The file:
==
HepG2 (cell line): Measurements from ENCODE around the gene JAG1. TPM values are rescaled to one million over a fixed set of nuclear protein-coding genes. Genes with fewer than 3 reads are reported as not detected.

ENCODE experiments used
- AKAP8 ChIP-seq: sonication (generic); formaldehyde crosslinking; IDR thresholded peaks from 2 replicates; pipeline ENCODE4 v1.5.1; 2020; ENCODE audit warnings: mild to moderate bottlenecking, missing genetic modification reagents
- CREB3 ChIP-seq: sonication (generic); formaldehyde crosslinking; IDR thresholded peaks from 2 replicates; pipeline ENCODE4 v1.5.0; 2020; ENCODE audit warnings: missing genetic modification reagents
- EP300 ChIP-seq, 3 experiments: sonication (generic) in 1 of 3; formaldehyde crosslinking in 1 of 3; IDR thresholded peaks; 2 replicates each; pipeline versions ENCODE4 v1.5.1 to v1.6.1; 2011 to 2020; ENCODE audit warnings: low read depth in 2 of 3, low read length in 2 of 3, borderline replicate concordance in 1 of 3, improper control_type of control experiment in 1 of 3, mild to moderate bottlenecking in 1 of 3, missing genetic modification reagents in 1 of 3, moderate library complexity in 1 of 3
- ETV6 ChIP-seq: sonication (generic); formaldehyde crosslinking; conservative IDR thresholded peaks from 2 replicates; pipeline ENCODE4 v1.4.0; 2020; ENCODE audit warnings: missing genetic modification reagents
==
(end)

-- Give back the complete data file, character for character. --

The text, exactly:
HepG2 (cell line): Measurements from ENCODE around the gene JAG1. TPM values are rescaled to one million over a fixed set of nuclear protein-coding genes. Genes with fewer than 3 reads are reported as not detected.

ENCODE experiments used
- AKAP8 ChIP-seq: sonication (generic); formaldehyde crosslinking; IDR thresholded peaks from 2 replicates; pipeline ENCODE4 v1.5.1; 2020; ENCODE audit warnings: mild to moderate bottlenecking, missing genetic modification reagents
- CREB3 ChIP-seq: sonication (generic); formaldehyde crosslinking; IDR thresholded peaks from 2 replicates; pipeline ENCODE4 v1.5.0; 2020; ENCODE audit warnings: missing genetic modification reagents
- EP300 ChIP-seq, 3 experiments: sonication (generic) in 1 of 3; formaldehyde crosslinking in 1 of 3; IDR thresholded peaks; 2 replicates each; pipeline versions ENCODE4 v1.5.1 to v1.6.1; 2011 to 2020; ENCODE audit warnings: low read depth in 2 of 3, low read length in 2 of 3, borderline replicate concordance in 1 of 3, improper control_type of control experiment in 1 of 3, mild to moderate bottlenecking in 1 of 3, missing genetic modification reagents in 1 of 3, moderate library complexity in 1 of 3
- ETV6 ChIP-seq: sonication (generic); formaldehyde crosslinking; conservative IDR thresholded peaks from 2 replicates; pipeline ENCODE4 v1.4.0; 2020; ENCODE audit warnings: missing genetic modification reagents